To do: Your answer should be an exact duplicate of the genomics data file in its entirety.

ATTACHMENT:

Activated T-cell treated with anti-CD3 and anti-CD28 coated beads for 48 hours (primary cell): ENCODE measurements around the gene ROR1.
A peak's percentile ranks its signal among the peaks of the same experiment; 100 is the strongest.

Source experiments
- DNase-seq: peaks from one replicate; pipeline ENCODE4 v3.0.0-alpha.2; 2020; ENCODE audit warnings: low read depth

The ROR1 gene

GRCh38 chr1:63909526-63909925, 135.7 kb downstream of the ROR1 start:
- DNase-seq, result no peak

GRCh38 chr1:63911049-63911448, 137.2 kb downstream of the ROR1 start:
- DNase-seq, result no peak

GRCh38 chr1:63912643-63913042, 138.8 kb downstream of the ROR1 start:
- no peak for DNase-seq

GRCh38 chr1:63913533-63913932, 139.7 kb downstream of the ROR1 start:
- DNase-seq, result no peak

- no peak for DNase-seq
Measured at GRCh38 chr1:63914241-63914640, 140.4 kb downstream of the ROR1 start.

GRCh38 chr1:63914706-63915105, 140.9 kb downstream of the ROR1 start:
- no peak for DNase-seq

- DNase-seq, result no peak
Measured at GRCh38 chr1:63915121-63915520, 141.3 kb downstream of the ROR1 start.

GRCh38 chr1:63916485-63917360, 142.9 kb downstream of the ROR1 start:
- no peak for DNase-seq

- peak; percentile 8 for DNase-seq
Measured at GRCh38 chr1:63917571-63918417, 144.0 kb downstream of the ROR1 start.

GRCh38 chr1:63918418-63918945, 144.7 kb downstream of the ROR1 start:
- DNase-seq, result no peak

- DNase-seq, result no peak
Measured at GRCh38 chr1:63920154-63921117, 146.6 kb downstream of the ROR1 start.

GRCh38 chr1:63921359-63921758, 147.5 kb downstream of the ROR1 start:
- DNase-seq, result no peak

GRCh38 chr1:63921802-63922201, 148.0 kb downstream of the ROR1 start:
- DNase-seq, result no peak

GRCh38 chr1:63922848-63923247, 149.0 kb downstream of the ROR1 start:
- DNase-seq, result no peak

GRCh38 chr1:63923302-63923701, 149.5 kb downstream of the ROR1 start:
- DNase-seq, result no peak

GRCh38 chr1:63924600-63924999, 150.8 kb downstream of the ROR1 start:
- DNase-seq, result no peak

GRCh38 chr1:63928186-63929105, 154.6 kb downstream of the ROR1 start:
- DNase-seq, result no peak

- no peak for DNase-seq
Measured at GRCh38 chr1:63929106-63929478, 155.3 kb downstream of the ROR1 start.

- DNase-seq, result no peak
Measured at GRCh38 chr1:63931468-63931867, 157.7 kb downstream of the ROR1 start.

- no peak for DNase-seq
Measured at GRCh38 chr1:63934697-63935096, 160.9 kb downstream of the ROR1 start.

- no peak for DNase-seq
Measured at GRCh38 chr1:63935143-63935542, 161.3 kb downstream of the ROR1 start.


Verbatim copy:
Activated T-cell treated with anti-CD3 and anti-CD28 coated beads for 48 hours (primary cell): ENCODE measurements around the gene ROR1.
A peak's percentile ranks its signal among the peaks of the same experiment; 100 is the strongest.

Source experiments
- DNase-seq: peaks from one replicate; pipeline ENCODE4 v3.0.0-alpha.2; 2020; ENCODE audit warnings: low read depth

The ROR1 gene

GRCh38 chr1:63909526-63909925, 135.7 kb downstream of the ROR1 start:
- DNase-seq, result no peak

GRCh38 chr1:63911049-63911448, 137.2 kb downstream of the ROR1 start:
- DNase-seq, result no peak

GRCh38 chr1:63912643-63913042, 138.8 kb downstream of the ROR1 start:
- no peak for DNase-seq

GRCh38 chr1:63913533-63913932, 139.7 kb downstream of the ROR1 start:
- DNase-seq, result no peak

- no peak for DNase-seq
Measured at GRCh38 chr1:63914241-63914640, 140.4 kb downstream of the ROR1 start.

GRCh38 chr1:63914706-63915105, 140.9 kb downstream of the ROR1 start:
- no peak for DNase-seq

- DNase-seq, result no peak
Measured at GRCh38 chr1:63915121-63915520, 141.3 kb downstream of the ROR1 start.

GRCh38 chr1:63916485-63917360, 142.9 kb downstream of the ROR1 start:
- no peak for DNase-seq

- peak; percentile 8 for DNase-seq
Measured at GRCh38 chr1:63917571-63918417, 144.0 kb downstream of the ROR1 start.

GRCh38 chr1:63918418-63918945, 144.7 kb downstream of the ROR1 start:
- DNase-seq, result no peak

- DNase-seq, result no peak
Measured at GRCh38 chr1:63920154-63921117, 146.6 kb downstream of the ROR1 start.

GRCh38 chr1:63921359-63921758, 147.5 kb downstream of the ROR1 start:
- DNase-seq, result no peak

GRCh38 chr1:63921802-63922201, 148.0 kb downstream of the ROR1 start:
- DNase-seq, result no peak

GRCh38 chr1:63922848-63923247, 149.0 kb downstream of the ROR1 start:
- DNase-seq, result no peak

GRCh38 chr1:63923302-63923701, 149.5 kb downstream of the ROR1 start:
- DNase-seq, result no peak

GRCh38 chr1:63924600-63924999, 150.8 kb downstream of the ROR1 start:
- DNase-seq, result no peak

GRCh38 chr1:63928186-63929105, 154.6 kb downstream of the ROR1 start:
- DNase-seq, result no peak

- no peak for DNase-seq
Measured at GRCh38 chr1:63929106-63929478, 155.3 kb downstream of the ROR1 start.

- DNase-seq, result no peak
Measured at GRCh38 chr1:63931468-63931867, 157.7 kb downstream of the ROR1 start.

- no peak for DNase-seq
Measured at GRCh38 chr1:63934697-63935096, 160.9 kb downstream of the ROR1 start.

- no peak for DNase-seq
Measured at GRCh38 chr1:63935143-63935542, 161.3 kb downstream of the ROR1 start.